Helena Guergis to commemorate Sir Frederick Banting's place of birth



    NEW TECUMSETH, ON, Sept. 5 /CNW Telbec/ - The Honourable Helena Guergis,
Secretary of State for Foreign Affairs, International Trade and Sport and
Member of Parliament for Simcoe-Grey, on behalf of Canada's Environment
Minister John Baird, today announced that a Historic Sites and Monuments Board
of Canada plaque commemorating Sir Frederick Banting will be installed at his
place of birth.
    "Our Government is pleased and honoured to commemorate the birthplace of
Sir Frederick Banting," said Ms. Guergis. "Frederick Banting's contribution to
science is something that all Canadians can be proud of, and his outstanding
achievement of having advanced the treatment of diabetes will help to ensure
he remains a true inspiration to all Canadians."
    Sir Frederick Banting was born in 1891 in Alliston, Ontario at the
property now known as Banting Homestead. In 1916, Sir Frederick Banting
graduated from the University of Toronto Medical School and served in the
Canadian Army Medical Corps during World War I. After the war, Banting
completed his training as an orthopedic surgeon and established a general
practice in London, Ontario. In May of 1921, under the supervision of Prof.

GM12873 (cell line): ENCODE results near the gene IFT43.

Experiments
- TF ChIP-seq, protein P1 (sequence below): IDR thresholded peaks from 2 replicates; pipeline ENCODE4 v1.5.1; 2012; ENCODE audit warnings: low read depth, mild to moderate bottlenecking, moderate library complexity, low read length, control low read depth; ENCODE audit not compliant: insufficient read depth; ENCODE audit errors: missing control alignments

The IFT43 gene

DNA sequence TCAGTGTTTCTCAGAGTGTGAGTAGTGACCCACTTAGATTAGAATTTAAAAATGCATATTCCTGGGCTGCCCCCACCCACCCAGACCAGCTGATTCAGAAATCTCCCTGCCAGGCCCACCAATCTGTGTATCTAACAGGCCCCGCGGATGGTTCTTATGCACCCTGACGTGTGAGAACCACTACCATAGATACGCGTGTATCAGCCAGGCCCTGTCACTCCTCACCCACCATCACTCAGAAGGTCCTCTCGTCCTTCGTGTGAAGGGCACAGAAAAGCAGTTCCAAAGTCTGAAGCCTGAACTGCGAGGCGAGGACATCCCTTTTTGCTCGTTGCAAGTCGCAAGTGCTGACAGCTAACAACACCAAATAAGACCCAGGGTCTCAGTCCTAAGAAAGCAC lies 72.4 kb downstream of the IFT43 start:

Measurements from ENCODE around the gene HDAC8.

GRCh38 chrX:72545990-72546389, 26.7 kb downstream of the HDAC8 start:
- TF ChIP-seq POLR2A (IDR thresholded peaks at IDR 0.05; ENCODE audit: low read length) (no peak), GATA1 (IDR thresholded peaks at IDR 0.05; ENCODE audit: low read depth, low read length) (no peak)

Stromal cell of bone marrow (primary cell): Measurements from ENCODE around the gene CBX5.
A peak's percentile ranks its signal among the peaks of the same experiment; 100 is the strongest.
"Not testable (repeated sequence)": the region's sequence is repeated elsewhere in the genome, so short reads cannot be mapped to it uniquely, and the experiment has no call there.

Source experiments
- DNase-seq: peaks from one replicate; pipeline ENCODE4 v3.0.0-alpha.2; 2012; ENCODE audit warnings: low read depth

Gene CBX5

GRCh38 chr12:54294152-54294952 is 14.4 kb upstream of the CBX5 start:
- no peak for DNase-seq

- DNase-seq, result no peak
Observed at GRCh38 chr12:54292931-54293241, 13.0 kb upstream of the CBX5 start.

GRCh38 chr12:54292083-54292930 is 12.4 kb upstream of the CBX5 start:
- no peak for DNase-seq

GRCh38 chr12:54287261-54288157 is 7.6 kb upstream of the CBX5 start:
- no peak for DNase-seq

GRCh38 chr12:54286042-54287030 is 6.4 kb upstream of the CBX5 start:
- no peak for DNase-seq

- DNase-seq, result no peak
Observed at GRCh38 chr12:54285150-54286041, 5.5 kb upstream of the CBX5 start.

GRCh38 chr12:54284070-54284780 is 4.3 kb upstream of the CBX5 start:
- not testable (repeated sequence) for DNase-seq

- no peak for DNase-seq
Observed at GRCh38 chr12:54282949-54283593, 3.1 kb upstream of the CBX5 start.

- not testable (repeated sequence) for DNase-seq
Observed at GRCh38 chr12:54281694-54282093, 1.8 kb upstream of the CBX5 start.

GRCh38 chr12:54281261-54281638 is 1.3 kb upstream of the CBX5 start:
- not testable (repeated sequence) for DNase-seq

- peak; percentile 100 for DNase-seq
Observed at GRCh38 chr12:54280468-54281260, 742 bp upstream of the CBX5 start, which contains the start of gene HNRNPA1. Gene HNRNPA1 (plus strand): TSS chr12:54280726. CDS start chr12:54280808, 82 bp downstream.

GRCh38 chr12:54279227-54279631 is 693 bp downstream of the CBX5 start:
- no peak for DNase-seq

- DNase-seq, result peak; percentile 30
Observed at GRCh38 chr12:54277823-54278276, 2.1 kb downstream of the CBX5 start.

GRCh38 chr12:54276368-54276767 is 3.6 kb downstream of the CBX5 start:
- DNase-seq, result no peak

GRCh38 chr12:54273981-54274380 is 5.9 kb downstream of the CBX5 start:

John Macleod, Banting began research on diabetes at the University of Toronto
with his assistant, graduate student Charles Best.
    After a few months of intense research, Banting and Best, with the
assistance of chemist James Collip, were able to extract and purify an
anti-diabetic substance from the pancreas, which is now known as insulin. The
drug was hailed as one of the most significant advances in medicine at the
time and immediately began to extend the lives of millions of diabetics
worldwide. The discovery led to many awards, notably the Nobel Prize in
Medicine in 1923 for Banting and Macleod as the discoverers of insulin, and a
knighthood for Banting bestowed in 1934 by King George V. Sir Frederick
Banting died in the crash of a military aircraft in Newfoundland, on February
21, 1941.

    Created in 1919, the Historic Sites and Monuments Board of Canada advises
the Minister responsible for Parks Canada, Canada's Environment Minister, on
the national historic significance of places, people and events that have
marked Canada's history. Canada's family of national historic sites recognizes
the vision of Canadians who built our nation and how their actions, the places
they built, and the events they were part of, have influenced the values we
share today. The placement of a commemorative plaque represents an official
recognition of historic value. It is one means of informing the public about
the richness of our cultural heritage, which must be preserved for present and
future generations.




For further information:

For further information: Colin Old, Communications Officer, Central
Ontario Field Unit, Parks Canada, (705) 687-4261, extension 24; Peter Frood,
Superintendent, Central Ontario Field Unit, Parks Canada, (705) 750-4919;
(Also available on the Internet at www.pc.gc.ca under Media Room.)


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